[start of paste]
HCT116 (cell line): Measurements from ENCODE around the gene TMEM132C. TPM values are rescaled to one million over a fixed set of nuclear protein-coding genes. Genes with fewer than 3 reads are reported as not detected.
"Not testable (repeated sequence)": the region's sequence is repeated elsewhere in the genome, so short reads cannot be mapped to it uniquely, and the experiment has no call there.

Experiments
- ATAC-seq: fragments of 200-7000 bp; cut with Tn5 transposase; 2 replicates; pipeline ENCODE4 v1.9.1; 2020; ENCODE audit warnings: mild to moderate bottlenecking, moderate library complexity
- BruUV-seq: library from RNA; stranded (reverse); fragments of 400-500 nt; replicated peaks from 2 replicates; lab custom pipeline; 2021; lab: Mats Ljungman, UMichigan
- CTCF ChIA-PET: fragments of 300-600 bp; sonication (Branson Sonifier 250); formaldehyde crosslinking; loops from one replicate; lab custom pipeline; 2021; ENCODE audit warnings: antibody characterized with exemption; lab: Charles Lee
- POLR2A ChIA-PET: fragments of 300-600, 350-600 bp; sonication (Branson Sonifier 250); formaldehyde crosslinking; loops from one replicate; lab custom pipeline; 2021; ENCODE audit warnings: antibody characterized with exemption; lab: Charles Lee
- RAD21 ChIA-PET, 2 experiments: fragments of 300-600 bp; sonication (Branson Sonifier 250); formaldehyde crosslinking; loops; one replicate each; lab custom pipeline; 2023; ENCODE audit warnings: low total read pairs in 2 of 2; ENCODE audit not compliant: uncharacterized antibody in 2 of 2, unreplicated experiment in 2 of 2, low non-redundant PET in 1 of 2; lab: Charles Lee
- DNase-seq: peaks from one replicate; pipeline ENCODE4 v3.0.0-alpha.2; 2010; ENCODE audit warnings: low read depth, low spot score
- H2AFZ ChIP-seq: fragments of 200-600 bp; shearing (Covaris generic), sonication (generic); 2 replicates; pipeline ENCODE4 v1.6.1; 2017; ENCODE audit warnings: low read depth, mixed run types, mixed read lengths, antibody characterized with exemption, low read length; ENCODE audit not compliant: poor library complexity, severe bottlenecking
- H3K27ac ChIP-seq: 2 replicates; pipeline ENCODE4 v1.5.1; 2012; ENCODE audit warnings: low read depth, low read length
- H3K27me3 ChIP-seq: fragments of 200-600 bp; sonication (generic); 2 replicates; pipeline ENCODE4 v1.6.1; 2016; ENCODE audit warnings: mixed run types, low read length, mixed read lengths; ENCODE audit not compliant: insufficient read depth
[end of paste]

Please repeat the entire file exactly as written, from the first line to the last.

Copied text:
HCT116 (cell line): Measurements from ENCODE around the gene TMEM132C. TPM values are rescaled to one million over a fixed set of nuclear protein-coding genes. Genes with fewer than 3 reads are reported as not detected.
"Not testable (repeated sequence)": the region's sequence is repeated elsewhere in the genome, so short reads cannot be mapped to it uniquely, and the experiment has no call there.

Experiments
- ATAC-seq: fragments of 200-7000 bp; cut with Tn5 transposase; 2 replicates; pipeline ENCODE4 v1.9.1; 2020; ENCODE audit warnings: mild to moderate bottlenecking, moderate library complexity
- BruUV-seq: library from RNA; stranded (reverse); fragments of 400-500 nt; replicated peaks from 2 replicates; lab custom pipeline; 2021; lab: Mats Ljungman, UMichigan
- CTCF ChIA-PET: fragments of 300-600 bp; sonication (Branson Sonifier 250); formaldehyde crosslinking; loops from one replicate; lab custom pipeline; 2021; ENCODE audit warnings: antibody characterized with exemption; lab: Charles Lee
- POLR2A ChIA-PET: fragments of 300-600, 350-600 bp; sonication (Branson Sonifier 250); formaldehyde crosslinking; loops from one replicate; lab custom pipeline; 2021; ENCODE audit warnings: antibody characterized with exemption; lab: Charles Lee
- RAD21 ChIA-PET, 2 experiments: fragments of 300-600 bp; sonication (Branson Sonifier 250); formaldehyde crosslinking; loops; one replicate each; lab custom pipeline; 2023; ENCODE audit warnings: low total read pairs in 2 of 2; ENCODE audit not compliant: uncharacterized antibody in 2 of 2, unreplicated experiment in 2 of 2, low non-redundant PET in 1 of 2; lab: Charles Lee
- DNase-seq: peaks from one replicate; pipeline ENCODE4 v3.0.0-alpha.2; 2010; ENCODE audit warnings: low read depth, low spot score
- H2AFZ ChIP-seq: fragments of 200-600 bp; shearing (Covaris generic), sonication (generic); 2 replicates; pipeline ENCODE4 v1.6.1; 2017; ENCODE audit warnings: low read depth, mixed run types, mixed read lengths, antibody characterized with exemption, low read length; ENCODE audit not compliant: poor library complexity, severe bottlenecking
- H3K27ac ChIP-seq: 2 replicates; pipeline ENCODE4 v1.5.1; 2012; ENCODE audit warnings: low read depth, low read length
- H3K27me3 ChIP-seq: fragments of 200-600 bp; sonication (generic); 2 replicates; pipeline ENCODE4 v1.6.1; 2016; ENCODE audit warnings: mixed run types, low read length, mixed read lengths; ENCODE audit not compliant: insufficient read depth